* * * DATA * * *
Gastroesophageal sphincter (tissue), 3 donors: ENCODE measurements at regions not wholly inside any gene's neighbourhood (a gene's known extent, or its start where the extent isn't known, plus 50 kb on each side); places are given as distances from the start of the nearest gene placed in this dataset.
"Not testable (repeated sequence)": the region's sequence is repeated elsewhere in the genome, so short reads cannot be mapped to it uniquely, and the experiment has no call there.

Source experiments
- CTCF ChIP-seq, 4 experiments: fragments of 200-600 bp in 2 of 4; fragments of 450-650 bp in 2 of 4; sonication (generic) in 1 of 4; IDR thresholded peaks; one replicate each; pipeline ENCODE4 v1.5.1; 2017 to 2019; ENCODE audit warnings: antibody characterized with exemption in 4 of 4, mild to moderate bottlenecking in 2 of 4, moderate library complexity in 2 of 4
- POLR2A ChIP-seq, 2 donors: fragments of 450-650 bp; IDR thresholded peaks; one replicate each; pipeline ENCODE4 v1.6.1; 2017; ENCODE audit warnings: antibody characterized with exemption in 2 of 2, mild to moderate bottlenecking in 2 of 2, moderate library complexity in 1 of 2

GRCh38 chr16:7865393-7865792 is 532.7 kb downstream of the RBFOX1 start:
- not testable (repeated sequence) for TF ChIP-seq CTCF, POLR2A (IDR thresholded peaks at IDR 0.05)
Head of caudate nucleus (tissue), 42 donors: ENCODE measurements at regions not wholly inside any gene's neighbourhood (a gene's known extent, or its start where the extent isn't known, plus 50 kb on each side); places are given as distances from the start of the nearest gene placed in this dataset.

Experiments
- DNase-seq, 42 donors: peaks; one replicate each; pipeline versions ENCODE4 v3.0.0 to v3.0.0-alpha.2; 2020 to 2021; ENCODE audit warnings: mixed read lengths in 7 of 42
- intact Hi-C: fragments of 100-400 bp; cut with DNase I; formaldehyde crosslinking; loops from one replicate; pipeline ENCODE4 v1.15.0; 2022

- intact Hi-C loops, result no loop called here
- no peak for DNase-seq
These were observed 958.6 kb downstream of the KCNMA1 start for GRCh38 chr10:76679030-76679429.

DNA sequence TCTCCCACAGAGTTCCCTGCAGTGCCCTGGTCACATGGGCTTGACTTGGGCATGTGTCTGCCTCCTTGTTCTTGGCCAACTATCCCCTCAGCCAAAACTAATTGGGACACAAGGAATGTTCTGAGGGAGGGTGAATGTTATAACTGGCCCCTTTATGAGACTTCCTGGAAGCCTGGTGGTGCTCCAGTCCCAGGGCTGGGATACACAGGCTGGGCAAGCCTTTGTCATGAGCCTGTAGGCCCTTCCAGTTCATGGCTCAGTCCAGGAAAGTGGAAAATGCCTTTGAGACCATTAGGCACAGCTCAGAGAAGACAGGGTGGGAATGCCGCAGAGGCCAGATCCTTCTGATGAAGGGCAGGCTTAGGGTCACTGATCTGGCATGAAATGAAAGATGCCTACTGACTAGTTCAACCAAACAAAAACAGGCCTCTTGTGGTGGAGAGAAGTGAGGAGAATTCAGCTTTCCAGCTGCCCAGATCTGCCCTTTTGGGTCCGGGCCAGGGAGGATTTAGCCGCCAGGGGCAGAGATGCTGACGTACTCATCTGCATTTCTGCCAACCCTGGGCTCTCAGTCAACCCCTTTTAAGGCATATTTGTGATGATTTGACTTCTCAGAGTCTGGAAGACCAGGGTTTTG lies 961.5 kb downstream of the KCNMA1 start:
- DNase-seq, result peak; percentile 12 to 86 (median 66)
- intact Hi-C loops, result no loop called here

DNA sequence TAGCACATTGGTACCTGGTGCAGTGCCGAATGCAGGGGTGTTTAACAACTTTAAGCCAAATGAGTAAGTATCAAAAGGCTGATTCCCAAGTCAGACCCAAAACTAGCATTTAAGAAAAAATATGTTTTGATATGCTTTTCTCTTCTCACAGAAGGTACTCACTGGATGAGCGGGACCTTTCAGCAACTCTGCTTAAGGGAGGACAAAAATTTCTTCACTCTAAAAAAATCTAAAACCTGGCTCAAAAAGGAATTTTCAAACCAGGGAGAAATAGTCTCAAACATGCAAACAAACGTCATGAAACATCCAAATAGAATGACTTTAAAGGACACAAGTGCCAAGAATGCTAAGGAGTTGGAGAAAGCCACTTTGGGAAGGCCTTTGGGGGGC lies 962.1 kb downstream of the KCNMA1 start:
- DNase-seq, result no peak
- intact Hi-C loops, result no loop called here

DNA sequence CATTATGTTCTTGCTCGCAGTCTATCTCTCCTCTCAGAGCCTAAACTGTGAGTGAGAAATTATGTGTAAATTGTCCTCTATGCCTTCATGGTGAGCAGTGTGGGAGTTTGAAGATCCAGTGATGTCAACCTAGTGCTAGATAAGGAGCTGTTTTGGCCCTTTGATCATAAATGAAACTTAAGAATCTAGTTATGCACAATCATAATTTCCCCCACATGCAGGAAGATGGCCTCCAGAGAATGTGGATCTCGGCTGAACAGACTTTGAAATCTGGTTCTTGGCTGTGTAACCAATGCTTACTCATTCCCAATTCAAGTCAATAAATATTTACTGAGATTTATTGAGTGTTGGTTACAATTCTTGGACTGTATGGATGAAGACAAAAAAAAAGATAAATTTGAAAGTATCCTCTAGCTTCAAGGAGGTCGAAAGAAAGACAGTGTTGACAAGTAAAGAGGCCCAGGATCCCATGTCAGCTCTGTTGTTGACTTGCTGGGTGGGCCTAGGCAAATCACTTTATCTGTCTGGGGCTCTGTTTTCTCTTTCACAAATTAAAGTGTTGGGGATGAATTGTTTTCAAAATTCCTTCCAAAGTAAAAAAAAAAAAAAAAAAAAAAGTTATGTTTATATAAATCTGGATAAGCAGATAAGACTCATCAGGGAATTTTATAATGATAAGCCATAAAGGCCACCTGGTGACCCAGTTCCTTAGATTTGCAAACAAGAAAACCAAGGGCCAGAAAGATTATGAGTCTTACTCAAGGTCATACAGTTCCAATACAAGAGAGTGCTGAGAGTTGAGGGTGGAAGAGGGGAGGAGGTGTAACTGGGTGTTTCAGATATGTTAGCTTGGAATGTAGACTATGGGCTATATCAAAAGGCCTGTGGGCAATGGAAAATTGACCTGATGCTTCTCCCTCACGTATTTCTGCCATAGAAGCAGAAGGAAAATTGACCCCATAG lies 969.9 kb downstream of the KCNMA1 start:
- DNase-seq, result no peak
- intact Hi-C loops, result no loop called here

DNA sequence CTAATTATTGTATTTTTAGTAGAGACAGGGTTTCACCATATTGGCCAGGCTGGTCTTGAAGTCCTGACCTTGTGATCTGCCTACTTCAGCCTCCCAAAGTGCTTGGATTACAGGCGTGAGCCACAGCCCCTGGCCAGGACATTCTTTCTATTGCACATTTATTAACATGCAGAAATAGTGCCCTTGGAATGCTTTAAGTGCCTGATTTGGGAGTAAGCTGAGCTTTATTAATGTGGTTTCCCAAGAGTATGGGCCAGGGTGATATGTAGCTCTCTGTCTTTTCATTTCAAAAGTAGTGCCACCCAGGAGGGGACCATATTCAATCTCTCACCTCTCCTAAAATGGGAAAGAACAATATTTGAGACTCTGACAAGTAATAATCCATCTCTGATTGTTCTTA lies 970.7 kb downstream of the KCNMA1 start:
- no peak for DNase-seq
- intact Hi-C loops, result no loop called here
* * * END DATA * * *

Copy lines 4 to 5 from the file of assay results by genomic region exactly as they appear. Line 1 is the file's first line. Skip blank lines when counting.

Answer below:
- CTCF ChIP-seq, 4 experiments: fragments of 200-600 bp in 2 of 4; fragments of 450-650 bp in 2 of 4; sonication (generic) in 1 of 4; IDR thresholded peaks; one replicate each; pipeline ENCODE4 v1.5.1; 2017 to 2019; ENCODE audit warnings: antibody characterized with exemption in 4 of 4, mild to moderate bottlenecking in 2 of 4, moderate library complexity in 2 of 4
- POLR2A ChIP-seq, 2 donors: fragments of 450-650 bp; IDR thresholded peaks; one replicate each; pipeline ENCODE4 v1.6.1; 2017; ENCODE audit warnings: antibody characterized with exemption in 2 of 2, mild to moderate bottlenecking in 2 of 2, moderate library complexity in 1 of 2